Rusedski's roller-coaster ride to victory

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The Independent Online

Greg Rusedski blew hot and cold in the sunshine here yesterday before eventually overcoming Germany's Rainer Schuettler in three sets, 7-6, 4-6, 7-6, to progress to the quarter-finals of the Samsung Open. Pronouncing himself pleased with the result afterwards, the British No 2 said he was now "ready for Wimbledon" and that any further matches this week ­ he plays compatriot Martin Lee in the last eight today ­ will only tighten up his game.

While that may be true, his win over Schuettler reiterated how much he relies on his serve and how vulnerable he can be when it lets him down. He produced a blistering first-set service display, racking up nine aces, four of them in a single game. He conceded just four points on his serve and blitzed the tie-break 7-0. But then the wheels came off. He was broken twice in the second set, giving away 10 points on his serve, several through unforced errors.

The deciding set could have gone either way and epitomised the Briton's strengths and weaknesses. With the score at 3-2 in his favour, Rusedski broke his opponent by winning a rally that required nerve, speed and two fine shots ­ a long drive down the line and then a backhand volley ­ to clinch it. But then, within sight of victory and serving at 5-3, Rusedski contrived to throw away his advantage, double-faulting and overhitting along the way. The set went to another tie-break, which was settled easily, 7-3.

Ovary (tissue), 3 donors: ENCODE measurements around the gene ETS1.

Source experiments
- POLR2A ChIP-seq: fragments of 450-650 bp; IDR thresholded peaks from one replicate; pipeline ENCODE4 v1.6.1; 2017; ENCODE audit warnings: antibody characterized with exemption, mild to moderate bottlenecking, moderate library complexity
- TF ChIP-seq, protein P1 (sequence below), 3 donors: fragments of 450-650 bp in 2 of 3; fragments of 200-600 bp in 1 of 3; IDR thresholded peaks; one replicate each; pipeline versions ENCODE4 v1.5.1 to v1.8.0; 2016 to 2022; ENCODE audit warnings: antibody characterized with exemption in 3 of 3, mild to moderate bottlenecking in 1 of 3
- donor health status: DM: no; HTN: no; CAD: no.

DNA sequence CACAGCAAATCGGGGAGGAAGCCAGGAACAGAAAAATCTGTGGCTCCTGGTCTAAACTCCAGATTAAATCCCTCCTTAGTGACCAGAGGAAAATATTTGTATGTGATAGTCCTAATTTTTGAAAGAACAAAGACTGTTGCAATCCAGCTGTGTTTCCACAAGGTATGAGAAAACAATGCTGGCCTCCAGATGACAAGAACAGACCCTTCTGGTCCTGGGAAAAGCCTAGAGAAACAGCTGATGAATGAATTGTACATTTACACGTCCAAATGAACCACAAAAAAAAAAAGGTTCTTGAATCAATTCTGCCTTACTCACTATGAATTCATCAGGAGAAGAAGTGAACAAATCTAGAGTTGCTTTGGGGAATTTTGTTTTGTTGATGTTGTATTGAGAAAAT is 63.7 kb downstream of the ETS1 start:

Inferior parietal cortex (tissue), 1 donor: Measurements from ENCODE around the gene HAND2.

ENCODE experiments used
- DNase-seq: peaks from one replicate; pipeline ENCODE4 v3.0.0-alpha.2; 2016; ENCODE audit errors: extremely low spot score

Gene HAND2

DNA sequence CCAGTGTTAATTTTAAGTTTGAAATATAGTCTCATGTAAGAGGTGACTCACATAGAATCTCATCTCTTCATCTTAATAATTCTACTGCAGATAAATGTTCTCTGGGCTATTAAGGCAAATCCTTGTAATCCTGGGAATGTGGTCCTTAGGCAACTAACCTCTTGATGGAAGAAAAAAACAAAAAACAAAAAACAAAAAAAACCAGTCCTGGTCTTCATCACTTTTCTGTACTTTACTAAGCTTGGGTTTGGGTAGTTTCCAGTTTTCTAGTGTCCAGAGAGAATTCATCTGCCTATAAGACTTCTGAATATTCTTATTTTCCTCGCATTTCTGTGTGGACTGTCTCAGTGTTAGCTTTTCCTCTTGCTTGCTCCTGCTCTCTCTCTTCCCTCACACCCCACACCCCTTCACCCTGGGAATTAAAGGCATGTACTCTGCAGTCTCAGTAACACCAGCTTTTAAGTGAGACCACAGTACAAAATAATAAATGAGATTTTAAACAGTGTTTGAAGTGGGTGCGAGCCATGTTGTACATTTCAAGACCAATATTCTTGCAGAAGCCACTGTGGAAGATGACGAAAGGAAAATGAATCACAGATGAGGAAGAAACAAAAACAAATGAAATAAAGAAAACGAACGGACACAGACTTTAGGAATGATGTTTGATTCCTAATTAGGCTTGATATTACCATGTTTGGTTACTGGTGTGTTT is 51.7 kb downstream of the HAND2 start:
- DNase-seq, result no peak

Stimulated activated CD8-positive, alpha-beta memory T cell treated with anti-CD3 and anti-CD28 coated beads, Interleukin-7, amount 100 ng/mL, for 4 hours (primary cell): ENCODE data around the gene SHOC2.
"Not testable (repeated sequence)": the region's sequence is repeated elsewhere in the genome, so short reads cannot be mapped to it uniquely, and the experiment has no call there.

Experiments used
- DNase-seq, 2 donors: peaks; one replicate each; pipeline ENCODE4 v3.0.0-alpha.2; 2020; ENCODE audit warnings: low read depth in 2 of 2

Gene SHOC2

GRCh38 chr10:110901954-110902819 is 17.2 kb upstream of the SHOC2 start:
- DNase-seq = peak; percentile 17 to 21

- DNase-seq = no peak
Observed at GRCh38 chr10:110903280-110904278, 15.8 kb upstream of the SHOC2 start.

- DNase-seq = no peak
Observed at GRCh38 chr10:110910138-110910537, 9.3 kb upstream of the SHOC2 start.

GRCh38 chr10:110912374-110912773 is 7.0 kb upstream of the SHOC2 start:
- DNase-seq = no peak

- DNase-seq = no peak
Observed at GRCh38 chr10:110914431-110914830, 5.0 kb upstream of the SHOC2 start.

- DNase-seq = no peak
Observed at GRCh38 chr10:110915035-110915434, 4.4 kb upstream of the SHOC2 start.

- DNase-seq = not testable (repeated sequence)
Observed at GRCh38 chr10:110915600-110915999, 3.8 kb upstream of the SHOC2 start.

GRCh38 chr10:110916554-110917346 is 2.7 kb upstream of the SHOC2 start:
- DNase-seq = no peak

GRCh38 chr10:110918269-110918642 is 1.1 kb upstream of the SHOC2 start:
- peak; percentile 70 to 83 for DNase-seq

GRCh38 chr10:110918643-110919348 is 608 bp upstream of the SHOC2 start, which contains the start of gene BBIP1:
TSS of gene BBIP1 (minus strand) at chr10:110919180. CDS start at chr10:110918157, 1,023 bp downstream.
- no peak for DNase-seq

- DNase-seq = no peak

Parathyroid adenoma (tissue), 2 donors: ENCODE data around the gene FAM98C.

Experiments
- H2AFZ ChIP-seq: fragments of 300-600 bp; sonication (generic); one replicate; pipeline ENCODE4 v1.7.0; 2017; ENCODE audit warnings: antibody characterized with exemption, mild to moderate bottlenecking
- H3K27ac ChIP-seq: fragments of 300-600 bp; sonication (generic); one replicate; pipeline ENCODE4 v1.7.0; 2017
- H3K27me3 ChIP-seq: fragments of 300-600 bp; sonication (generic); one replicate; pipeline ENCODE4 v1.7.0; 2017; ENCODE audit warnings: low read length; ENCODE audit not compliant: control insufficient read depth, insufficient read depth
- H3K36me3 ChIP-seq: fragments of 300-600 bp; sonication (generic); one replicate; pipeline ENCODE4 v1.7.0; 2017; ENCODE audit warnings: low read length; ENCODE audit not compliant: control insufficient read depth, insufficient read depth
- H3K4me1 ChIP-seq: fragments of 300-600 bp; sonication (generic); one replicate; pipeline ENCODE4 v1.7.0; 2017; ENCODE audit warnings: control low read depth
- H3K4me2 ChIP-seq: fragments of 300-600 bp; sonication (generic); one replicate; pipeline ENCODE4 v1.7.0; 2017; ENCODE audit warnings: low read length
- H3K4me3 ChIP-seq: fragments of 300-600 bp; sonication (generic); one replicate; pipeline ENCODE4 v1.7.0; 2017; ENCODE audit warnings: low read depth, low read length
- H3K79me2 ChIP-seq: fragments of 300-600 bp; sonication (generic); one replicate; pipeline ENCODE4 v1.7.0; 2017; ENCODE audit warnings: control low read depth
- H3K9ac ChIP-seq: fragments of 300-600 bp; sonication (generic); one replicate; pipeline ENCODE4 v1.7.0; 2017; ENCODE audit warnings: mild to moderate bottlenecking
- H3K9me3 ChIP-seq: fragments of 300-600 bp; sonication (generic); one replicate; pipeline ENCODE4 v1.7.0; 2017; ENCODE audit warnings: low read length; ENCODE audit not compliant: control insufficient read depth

"I think Schuettler played well," Rusedski said afterwards. "We had tough conditions out there with a swirling wind. In the first set I did nothing wrong. In the second he started producing some shots I couldn't do much about. The only thing I was disappointed with was when I was serving for the match in the third. I thought that it was it, settled. I don't know what happened there."

Rusedski now meets Lee, the British No 3, for the first time, the latter having overcome another compatriot, Arvind Parmar, in straight sets, 6-4, 6-3. "It's been a good week for us [British players]," Lee said. "In the past we haven't been as good, but personally, I've been playing really well, especially in the last two matches. Tomorrow is going to be tough, I've never played Greg but I've been waiting for four years to play either him or Tim [Henman] to see how much I've got to do. I'm looking forward to it."

Lee, a keen Millwall FC supporter, was asked how he felt about facing Rusedski, a self-confessed Arsenal fanatic. "I don't particularly like Arsenal," he said. This later prompted Rusedski to reply, with a smile: "I'm not getting into that. I don't want Millwall fans knocking on my door."

One Briton whose tournament ended yesterday was Jamie Delgado, who lost in three sets, 6-7, 6-3, 6-1, to the No 7 seed, Harel Levy of Israel. America's latest prodigy, the teenager Andy Roddick, who saw off Byron Black, of Zimbabwe, 6-4, 7-6, was among the others to reach the last eight.

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